Coal companies are objecting to an Obama administration proposal that could raise their state taxes to cover the cost of regulating surface mining.
The federal Office of Surface Mining Reclamation and Enforcement is floating the idea to help cut its spending by $16.7 million. The agency's proposed $146.1 million budget for fiscal 2011 would cut the funds given to coal states to regulate surface mines.
Instead, the agency is encouraging states to raise more money from industry with higher fees. The proposal reflects Obama's commitment to cut subsidies for fossil fuel industries, agency director Joe Pizarchik said.
"I know it's going to be difficult for the states to deal with that," he said.
The coal industry says it's a job-killing idea that will raise energy prices for struggling Americans.
"The more than 375,000 people who work in America's mines are the backbone of our economy and are essential to our recovery," National Mining Association President Hal Quinn said in a statement. "Their efforts should not be stopped by new taxes that will cost jobs and hurt our economy."
Coal producers are already struggling with weak demand from their largest market, electric utilities. Slumping industrial production has cut demand for electricity. As of October, U.S. Department of Energy figures show generation overall was down 3.8 percent from a year earlier. The figures also show a 7.6 percent drop in generation at coal-fired power plants.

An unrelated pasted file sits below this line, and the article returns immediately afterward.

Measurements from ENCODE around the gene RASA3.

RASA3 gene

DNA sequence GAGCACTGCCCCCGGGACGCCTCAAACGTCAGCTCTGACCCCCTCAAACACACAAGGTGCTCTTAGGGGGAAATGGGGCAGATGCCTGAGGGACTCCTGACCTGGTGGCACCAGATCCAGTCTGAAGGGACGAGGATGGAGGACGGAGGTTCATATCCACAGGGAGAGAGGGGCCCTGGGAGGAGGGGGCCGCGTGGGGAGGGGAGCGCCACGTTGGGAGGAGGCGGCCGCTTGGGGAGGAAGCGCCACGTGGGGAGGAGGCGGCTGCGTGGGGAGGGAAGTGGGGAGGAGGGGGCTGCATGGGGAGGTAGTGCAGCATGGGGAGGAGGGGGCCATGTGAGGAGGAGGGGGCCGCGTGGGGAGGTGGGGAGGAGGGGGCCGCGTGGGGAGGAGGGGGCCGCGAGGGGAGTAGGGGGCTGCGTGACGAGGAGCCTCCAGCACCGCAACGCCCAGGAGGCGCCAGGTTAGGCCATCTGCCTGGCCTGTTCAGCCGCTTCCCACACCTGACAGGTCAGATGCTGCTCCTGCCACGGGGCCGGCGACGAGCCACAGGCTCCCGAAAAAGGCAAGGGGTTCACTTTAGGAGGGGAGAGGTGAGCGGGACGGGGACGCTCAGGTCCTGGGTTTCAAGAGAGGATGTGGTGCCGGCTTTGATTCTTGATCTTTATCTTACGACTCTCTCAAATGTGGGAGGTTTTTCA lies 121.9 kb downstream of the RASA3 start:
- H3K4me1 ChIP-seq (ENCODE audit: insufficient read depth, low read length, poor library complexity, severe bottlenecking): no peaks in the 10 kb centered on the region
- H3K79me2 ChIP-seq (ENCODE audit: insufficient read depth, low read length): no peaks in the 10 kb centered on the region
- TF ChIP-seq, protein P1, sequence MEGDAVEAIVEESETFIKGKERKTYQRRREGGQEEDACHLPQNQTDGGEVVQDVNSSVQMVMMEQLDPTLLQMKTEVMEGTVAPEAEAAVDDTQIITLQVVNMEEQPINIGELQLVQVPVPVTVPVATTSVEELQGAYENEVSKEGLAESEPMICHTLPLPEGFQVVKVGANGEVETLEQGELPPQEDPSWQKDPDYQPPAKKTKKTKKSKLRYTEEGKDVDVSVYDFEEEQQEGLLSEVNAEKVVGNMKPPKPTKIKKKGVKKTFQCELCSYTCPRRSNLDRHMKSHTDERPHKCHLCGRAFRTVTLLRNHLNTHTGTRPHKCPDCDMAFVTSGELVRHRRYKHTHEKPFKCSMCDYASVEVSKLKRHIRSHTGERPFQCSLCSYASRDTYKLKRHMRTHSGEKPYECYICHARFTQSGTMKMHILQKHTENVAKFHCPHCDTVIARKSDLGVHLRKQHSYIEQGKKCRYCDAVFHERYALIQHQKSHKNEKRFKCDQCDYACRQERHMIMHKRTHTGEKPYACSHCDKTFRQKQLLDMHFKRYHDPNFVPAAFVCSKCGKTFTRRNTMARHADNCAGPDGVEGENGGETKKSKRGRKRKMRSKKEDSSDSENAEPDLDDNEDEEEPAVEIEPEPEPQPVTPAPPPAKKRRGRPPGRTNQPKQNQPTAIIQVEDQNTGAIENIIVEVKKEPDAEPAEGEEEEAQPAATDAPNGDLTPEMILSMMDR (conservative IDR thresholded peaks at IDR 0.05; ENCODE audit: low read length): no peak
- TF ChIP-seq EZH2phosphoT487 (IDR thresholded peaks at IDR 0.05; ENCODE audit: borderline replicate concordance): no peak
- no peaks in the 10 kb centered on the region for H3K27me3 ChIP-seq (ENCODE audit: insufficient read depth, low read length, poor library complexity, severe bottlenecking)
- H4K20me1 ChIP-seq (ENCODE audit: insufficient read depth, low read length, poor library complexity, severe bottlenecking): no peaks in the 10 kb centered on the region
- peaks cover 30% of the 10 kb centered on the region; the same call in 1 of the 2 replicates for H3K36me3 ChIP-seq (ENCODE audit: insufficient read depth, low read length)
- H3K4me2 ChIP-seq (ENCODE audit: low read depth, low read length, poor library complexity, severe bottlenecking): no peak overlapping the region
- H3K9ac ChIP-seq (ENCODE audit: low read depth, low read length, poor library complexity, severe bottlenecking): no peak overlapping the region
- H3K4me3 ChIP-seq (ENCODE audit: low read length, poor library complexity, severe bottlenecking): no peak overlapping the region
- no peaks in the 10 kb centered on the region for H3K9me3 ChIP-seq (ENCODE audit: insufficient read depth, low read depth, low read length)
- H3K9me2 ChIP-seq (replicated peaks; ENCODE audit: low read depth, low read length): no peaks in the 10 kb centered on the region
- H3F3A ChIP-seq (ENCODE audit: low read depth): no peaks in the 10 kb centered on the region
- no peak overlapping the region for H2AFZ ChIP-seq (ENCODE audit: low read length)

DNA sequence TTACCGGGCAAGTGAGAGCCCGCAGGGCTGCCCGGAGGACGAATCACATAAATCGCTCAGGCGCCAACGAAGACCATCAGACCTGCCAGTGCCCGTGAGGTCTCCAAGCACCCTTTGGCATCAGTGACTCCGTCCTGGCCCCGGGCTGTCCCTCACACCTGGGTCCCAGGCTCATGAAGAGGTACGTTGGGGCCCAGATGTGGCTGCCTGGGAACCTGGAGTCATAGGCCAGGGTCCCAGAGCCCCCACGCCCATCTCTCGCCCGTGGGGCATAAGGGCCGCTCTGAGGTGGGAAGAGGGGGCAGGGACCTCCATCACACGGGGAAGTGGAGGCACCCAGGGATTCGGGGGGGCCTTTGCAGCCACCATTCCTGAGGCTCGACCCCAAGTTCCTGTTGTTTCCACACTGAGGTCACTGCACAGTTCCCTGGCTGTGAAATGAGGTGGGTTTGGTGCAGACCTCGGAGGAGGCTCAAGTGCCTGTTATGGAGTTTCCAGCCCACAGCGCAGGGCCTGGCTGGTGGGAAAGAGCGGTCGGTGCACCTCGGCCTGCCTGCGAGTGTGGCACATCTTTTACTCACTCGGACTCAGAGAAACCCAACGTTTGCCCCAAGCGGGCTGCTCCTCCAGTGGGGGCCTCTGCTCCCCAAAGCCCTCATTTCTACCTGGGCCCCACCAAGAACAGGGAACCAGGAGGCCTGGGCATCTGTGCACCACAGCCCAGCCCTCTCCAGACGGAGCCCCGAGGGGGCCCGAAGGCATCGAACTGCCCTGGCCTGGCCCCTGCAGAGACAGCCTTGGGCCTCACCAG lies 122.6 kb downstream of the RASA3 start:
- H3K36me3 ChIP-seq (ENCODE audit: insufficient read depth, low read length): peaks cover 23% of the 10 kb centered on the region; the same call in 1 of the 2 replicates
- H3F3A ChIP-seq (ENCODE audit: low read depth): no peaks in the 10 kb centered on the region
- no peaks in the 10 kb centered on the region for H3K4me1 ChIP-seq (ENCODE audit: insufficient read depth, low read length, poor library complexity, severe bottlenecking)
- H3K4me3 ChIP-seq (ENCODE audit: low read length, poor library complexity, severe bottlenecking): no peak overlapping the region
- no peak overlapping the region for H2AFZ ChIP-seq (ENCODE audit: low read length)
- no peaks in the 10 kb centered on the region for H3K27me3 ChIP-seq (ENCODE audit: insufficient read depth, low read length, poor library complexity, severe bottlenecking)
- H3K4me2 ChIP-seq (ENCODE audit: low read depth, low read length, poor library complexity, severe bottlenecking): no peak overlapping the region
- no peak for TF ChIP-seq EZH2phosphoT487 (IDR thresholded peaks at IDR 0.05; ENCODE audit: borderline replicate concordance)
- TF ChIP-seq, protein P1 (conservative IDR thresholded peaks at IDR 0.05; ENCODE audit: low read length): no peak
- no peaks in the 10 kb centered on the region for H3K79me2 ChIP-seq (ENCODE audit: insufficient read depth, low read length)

The result has been steady string of mine closures and other cutbacks across coal country. Through January, coal production was down 8.3 percent from the prior year, according to the Energy Department.
The coal industry likewise complains that states such as West Virginia, the nation's No. 2 coal producer, already get plenty of money from coal companies. In the current fiscal year, West Virginia has taken in $171 million in general revenue from coal.
"We're already paying," West Virginia Coal Association President Bill Raney said.
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